A UMBC faculty member and a UMBC alumnus were recognized by the Maryland Science Center for their outstanding work in engineering and science. Lee Blaney, associate professor of chemical, biochemical and environmental engineering, was one of two people to receive the 2017 Outstanding Young Engineer Award, and Phillip Graff ’08, physics, was awarded one of two 2017 Outstanding Young Scientist Awards. The ceremony, hosted annually by the Maryland Science Center and the Maryland Academy of Sciences, highlights the work being done by young scientists and engineers in Maryland to advance the fields.
In his work, Blaney develops technology used to recover nutrients, such as phosphorus, from poultry litter. The phosphorus found in poultry litter often saturates the soil on the Eastern Shore of Maryland, making the water that runs off into the Chesapeake Bay a hazard for aquatic life. The technology he is testing in his lab could reduce the amount of phosphorus that ends up in the Chesapeake Bay from manure by about 90 percent.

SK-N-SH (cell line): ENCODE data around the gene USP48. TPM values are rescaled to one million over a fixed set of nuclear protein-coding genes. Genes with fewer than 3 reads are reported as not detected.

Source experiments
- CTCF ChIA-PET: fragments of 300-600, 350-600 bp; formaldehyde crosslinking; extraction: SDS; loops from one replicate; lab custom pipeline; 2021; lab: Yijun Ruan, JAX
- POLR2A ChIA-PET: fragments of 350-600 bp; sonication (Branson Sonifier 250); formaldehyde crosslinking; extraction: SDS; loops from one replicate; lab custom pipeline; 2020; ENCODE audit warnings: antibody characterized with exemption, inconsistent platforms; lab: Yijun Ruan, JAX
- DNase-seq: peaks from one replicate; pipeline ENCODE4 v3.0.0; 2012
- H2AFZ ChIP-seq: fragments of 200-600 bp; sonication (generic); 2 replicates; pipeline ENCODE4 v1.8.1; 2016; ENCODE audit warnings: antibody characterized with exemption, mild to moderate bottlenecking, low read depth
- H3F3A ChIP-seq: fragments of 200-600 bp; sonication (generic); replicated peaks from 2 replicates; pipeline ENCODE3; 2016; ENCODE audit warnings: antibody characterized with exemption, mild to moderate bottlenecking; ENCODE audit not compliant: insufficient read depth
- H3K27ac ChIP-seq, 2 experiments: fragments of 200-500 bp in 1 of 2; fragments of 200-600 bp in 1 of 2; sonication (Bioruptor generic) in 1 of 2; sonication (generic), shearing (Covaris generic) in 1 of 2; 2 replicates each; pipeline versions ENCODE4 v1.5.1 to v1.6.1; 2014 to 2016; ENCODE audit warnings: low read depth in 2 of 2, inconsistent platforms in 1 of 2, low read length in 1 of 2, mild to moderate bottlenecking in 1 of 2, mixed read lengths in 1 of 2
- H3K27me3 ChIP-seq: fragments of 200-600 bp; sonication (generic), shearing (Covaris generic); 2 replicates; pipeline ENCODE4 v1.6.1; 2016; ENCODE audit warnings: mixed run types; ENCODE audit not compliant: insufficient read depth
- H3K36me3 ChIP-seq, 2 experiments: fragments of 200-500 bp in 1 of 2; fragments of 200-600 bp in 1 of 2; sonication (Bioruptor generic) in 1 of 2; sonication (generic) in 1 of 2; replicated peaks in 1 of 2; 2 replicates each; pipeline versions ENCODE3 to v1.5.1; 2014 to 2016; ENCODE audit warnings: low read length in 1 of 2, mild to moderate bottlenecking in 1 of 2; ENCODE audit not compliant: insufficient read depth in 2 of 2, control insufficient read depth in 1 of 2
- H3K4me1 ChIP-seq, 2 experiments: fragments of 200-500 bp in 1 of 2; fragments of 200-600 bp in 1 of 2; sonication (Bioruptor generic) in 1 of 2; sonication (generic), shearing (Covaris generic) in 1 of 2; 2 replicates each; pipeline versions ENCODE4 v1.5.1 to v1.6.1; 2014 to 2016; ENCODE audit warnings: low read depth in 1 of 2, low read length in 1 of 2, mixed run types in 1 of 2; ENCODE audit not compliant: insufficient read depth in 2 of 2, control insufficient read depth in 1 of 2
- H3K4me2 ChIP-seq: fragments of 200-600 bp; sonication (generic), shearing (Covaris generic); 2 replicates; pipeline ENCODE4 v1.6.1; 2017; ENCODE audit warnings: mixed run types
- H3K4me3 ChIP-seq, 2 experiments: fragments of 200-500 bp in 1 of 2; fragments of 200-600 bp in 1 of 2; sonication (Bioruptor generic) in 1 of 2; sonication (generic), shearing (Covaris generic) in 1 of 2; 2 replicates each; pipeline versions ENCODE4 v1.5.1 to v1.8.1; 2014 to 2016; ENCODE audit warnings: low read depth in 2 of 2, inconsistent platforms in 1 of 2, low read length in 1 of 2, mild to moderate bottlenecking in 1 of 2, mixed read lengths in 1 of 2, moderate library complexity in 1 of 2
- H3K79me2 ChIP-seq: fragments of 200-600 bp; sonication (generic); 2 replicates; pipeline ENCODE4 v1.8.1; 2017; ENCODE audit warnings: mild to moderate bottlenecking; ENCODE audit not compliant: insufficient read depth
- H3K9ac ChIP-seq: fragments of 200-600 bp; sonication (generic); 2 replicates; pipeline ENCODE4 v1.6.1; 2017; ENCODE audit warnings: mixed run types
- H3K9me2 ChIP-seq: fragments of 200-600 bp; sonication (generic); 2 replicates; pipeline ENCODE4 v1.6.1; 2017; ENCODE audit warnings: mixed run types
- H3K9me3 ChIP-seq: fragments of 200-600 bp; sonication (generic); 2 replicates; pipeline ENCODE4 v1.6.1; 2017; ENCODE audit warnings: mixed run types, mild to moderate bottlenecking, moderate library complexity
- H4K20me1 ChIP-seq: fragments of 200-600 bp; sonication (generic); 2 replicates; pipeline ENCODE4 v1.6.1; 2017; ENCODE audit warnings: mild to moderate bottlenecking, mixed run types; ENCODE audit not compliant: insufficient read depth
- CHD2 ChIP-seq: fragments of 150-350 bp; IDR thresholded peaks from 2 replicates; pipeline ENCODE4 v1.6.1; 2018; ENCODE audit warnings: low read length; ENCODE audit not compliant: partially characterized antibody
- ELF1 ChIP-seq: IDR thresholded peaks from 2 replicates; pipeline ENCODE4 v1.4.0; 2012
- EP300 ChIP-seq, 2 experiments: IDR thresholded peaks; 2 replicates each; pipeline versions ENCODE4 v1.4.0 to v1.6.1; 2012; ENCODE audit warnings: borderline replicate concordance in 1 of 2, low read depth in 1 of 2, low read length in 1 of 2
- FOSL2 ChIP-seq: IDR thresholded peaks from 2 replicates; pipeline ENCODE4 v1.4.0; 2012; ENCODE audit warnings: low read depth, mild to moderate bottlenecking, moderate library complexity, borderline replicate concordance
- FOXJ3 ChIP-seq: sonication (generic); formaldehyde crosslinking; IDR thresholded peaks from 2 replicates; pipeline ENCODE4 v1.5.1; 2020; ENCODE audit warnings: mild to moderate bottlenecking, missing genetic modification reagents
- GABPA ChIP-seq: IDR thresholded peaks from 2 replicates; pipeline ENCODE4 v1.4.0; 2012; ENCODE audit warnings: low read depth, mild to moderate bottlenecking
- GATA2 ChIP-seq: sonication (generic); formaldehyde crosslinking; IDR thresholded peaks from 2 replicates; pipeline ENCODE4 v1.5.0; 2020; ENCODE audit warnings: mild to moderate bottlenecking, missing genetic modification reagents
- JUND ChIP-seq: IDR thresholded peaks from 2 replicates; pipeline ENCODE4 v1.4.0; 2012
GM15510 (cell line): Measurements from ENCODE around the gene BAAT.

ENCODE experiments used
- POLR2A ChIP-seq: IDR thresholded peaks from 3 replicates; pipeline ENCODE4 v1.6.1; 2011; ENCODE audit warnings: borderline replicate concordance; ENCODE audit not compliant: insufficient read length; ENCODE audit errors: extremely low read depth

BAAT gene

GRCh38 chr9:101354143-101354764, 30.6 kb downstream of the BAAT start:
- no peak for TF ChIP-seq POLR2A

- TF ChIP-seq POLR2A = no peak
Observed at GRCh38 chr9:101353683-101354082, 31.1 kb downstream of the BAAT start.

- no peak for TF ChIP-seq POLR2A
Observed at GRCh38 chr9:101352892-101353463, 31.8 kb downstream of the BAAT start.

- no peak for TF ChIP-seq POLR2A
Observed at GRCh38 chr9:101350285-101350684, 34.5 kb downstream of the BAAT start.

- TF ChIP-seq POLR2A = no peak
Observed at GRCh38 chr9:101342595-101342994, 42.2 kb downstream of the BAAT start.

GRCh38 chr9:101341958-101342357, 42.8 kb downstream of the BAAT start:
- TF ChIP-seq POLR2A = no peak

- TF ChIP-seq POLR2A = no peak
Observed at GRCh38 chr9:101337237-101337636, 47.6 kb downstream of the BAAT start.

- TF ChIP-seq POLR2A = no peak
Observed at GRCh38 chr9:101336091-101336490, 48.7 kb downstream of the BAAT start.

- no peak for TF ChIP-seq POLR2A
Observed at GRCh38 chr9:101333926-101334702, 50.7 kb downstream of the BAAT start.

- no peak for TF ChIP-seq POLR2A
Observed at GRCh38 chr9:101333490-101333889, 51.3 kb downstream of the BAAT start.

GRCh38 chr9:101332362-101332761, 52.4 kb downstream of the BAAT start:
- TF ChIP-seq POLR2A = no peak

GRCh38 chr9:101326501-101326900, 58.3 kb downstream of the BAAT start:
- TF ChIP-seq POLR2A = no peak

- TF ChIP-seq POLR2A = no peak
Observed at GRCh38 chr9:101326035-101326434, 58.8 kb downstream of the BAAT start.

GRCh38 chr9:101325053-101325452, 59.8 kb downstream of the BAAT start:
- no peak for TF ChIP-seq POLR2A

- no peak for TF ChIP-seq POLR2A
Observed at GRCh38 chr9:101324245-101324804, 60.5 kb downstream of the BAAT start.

Earlier this year, Blaney received a CAREER Award from the National Science Foundation to address contaminants of emerging concern, from personal care products and pharmaceuticals, found in the Gwynns Falls watershed.
“Dr. Blaney is a dedicated professor with unique and innovative research ideas. He is a great mentor who encourages his students to think about research problems from multiple angles and asks tough questions to push us to reach for the best solution,” says Mamatha Hopanna, Ph.D. ‘22, environmental engineering, who works in Blaney’s lab.
Blaney is the faculty advisor of the UMBC’s Engineers Without Borders student organization. He has led several trips to Kenya, where he and his students developed a clean-water supply for a village with a population of 500.
Graff currently works as a data scientist and astrophysicist at the Johns Hopkins University Applied Physics Laboratory in Baltimore. He has industry experience in many fields including cybersecurity. Previously, he worked at NASA Goddard Space Flight Center and helped develop an algorithm for the Laser Interferometry Gravitational Wave Observatory. He has also developed algorithms to protect the nation’s computer networks for the Department of Homeland Security National Cyber Protection System.The Outstanding Young Scientist Award and Outstanding Young Engineer Award have been presented each year since 1959 and 1988, respectively. To be eligible for the award, nominees must be 35 or younger if working in academic settings, or younger than 40, if working in industry.
Banner image: Lee Blaney. Photo by Marlayna Demond ’11 for UMBC. Videos courtesy of the Maryland Science Center.